An Iraqi policeman controls a checkpoint on July 23, 2013 in Baghdad
An Iraqi policeman controls a checkpoint on July 23, 2013 in Baghdad. A series of bombings struck Baghdad on Thursday, killing at least 16 people, officials said, a day after Iraqi Prime Minister Nuri al-Maliki vowed to press a campaign against militants. © Ahmad al-Rubaye - AFP/File
An Iraqi policeman controls a checkpoint on July 23, 2013 in Baghdad
Last updated: August 15, 2013

Series of Baghdad bombings kill at least 16

Coordinated bombings blamed on Al-Qaeda that mainly targeted Shiite areas of Baghdad killed 24 people Thursday, after Iraq's premier vowed to press a campaign against militants to stem spiralling violence.

Security forces have carried out major operations against militants in past weeks, but the relentless violence has raised fears Iraq could slip back into the all-out sectarian bloodshed of 2006-2007 as the interior ministry warned that Iraq's streets had become a "battleground".

Overall, seven car bombings and a roadside explosion struck seven different areas of the capital during the morning rush-hour -- five of them Shiite-majority and a sixth mixed -- leaving 24 dead and more than 75 others wounded, according to security and medical officials.

In the single deadliest attack, a car bomb exploded at a bus station in the Kadhimiyah area of north Baghdad, killing seven people and wounding 24.

Another car bomb blew up in Baladiyat near an office of Al-Ahad television, which is affiliated with Asaib Ahl al-Haq, a Shiite militant group that split from powerful Shiite cleric Moqtada al-Sadr's Mahdi Army.

"I was parking my car and, all of a sudden, the bomb went off," said 38-year-old taxi driver Haitham Khalaf, whose vehicle's windshield was badly damaged by a blast in central Baghdad's Allawi neighbourhood.

"I was slipping in and out of consciousness, I was so confused. I only heard the explosion, and then I fell. I couldn't feel anything. I was in shock, it was such a big explosion.

"I am thankful to God that I am safe," said Khalaf, who was not wounded in the attack, standing close to multiple military vehicles that blocked off entry to the street where the bombing took place.

"We only pray to God that this (violence) will be over."

Nearby vehicles and shops were badly damaged by the blast in Allawi, where a crane picked up debris and emergency workers cleared the scene.

No group immediately claimed responsibility for the attacks, but the interior ministry blamed militants linked to Al-Qaeda, who frequently target members of Iraq's Shiite Muslim majority, whom they consider apostates.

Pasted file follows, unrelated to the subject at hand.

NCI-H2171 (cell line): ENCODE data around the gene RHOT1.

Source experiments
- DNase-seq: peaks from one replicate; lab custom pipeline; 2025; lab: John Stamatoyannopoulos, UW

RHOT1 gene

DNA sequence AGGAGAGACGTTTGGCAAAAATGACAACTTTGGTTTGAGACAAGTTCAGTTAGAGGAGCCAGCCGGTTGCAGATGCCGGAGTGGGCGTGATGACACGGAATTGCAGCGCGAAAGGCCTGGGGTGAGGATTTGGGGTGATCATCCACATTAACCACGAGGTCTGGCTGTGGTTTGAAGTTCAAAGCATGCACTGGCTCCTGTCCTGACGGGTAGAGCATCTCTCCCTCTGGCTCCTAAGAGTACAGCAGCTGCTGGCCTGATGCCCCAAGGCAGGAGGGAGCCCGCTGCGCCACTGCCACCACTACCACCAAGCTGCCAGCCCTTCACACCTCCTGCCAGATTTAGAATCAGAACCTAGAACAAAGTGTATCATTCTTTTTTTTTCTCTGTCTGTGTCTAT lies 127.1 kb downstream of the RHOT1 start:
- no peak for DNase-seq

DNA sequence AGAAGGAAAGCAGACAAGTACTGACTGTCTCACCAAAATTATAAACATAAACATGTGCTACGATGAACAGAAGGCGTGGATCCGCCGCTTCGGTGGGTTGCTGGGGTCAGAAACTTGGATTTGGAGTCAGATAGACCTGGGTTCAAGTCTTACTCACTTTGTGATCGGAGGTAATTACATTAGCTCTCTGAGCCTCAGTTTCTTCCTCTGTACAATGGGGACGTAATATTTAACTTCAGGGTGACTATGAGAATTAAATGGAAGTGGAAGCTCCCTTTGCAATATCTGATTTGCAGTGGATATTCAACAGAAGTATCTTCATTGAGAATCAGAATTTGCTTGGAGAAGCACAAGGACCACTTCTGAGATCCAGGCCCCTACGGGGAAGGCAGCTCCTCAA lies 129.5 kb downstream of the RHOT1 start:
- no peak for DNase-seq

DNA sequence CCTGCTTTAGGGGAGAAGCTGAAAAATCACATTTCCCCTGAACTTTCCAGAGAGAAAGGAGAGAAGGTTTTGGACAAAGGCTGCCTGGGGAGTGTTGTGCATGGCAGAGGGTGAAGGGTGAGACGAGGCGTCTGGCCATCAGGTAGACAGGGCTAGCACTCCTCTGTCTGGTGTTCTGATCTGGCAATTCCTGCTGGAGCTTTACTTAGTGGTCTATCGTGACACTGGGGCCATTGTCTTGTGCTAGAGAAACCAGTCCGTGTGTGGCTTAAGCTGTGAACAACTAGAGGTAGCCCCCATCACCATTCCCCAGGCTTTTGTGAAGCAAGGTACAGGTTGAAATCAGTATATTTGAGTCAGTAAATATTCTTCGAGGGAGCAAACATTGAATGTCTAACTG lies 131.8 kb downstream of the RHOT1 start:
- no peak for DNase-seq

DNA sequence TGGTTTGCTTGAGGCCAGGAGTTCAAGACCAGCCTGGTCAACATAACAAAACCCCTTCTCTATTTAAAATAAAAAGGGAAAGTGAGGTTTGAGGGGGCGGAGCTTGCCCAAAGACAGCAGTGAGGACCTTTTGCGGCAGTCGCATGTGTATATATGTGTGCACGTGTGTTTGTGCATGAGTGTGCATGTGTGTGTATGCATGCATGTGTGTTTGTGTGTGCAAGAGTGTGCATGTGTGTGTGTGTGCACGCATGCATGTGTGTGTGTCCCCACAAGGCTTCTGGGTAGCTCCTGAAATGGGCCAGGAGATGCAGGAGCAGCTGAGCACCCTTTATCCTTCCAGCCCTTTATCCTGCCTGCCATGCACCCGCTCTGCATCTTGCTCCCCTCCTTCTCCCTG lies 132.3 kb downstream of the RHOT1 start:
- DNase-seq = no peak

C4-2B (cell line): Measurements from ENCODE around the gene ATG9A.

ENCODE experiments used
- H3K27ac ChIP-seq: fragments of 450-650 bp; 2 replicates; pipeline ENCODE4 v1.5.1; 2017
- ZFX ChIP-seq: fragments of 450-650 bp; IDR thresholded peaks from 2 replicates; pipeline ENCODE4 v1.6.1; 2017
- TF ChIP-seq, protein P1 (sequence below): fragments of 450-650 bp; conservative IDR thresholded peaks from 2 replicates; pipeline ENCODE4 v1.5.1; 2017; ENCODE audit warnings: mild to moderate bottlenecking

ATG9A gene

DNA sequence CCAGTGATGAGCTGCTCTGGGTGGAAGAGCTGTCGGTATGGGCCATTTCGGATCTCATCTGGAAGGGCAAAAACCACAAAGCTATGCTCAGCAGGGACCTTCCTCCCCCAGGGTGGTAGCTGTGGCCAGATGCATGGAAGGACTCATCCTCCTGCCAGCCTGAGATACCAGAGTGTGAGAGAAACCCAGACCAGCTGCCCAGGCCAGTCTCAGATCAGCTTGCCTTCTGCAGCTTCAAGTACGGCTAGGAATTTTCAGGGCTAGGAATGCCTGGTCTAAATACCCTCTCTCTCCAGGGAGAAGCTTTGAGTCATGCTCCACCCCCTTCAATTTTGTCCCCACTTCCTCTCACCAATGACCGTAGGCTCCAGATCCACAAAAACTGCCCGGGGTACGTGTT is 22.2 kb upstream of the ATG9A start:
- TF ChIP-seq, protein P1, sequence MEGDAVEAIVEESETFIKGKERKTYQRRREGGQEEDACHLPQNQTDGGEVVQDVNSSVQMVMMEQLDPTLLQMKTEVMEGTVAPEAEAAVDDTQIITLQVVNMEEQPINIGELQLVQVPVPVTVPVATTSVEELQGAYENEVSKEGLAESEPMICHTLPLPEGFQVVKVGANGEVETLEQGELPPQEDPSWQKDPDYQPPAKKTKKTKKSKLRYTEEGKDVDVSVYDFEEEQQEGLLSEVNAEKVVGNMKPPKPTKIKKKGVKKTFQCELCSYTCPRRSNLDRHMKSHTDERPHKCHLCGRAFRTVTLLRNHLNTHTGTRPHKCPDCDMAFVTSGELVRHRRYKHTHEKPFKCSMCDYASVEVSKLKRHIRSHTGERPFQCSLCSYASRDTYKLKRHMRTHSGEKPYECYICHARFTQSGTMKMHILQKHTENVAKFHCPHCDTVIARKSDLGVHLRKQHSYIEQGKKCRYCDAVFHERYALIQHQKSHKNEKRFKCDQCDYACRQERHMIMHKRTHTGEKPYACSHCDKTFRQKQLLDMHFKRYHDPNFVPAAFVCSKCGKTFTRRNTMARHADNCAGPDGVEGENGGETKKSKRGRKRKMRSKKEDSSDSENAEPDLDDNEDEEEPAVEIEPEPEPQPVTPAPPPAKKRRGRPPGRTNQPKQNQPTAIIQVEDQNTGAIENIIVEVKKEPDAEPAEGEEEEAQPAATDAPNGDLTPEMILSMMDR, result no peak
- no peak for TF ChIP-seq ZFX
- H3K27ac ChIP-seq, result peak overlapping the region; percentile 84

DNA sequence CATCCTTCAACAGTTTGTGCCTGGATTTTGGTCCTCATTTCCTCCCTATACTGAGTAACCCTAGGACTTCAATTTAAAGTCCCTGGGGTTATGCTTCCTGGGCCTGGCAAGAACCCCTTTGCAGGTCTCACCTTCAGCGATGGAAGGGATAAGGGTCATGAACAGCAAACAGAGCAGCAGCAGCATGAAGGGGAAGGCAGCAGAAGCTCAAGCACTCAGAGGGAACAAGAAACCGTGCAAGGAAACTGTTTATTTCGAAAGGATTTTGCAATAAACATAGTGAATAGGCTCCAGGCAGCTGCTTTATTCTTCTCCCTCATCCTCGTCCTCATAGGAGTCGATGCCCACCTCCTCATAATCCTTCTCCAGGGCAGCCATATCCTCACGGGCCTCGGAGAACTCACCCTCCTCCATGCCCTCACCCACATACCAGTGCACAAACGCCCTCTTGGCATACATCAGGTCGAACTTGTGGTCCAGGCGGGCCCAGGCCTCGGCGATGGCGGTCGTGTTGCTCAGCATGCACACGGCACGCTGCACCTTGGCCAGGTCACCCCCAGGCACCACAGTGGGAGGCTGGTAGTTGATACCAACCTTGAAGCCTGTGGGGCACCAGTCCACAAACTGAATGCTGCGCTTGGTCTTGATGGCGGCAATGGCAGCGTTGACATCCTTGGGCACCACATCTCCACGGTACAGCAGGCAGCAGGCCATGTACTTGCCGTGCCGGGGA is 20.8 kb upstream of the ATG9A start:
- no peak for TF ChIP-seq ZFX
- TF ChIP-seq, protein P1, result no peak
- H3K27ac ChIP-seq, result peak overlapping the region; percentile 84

"Iraqi streets have become a battleground," the ministry warned in a statement, which said militants were seeking to establish a religious state, with funding and support from supporters both inside and outside Iraq.

"Some sectarian extremists, moved by their hatred and religious edicts, are bullying and killing people in cold blood, without feeling or any links to humanity, and drinking the blood of innocents, and eating their hearts and livers ... to carry out a bloody plot to topple the state."

The ministry said militants moved "like ghosts", and concluded: "The fight against terrorism is long and arduous, and filled with enormous sacrifices but, in the end, we will win."

Thursday's violence came a day after attacks including a blast at a cafe north of the capital killed 17 people.

Another wave of attacks claimed by an Al-Qaeda front group, the Islamic State of Iraq and the Levant, struck areas across Iraq last Saturday, killing 74 people, among them 47 in Baghdad.

On Wednesday, Prime Minister Nuri al-Maliki said security forces would continue large-scale efforts to hunt militants.

He said more than 800 alleged militants had been detained and dozens killed, and that security forces had destroyed militant infrastructure used to make car bombs and seized a large amounts of weapons and explosives.

The premier did not, however, give any details.

Security forces have for weeks been carrying out wide-ranging operations in multiple provinces including Baghdad, after brazen July assaults on two major prisons, claimed by the Islamic state of Iraq and the Levant.

Hundreds of inmates were freed in the well-coordinated attacks, among them some said to be senior militants, raising fears the escapes will bolster armed groups in Iraq.

Violence has markedly increased this year, especially since an April 23 security operation at a Sunni Arab anti-government protest site that sparked clashes in which dozens died.

Analysts say Sunni anger is the main cause of the spike in violence this year.

Attacks have killed more than 3,460 people in Iraq since the beginning of 2013, according to figures compiled by AFP.

blog comments powered by Disqus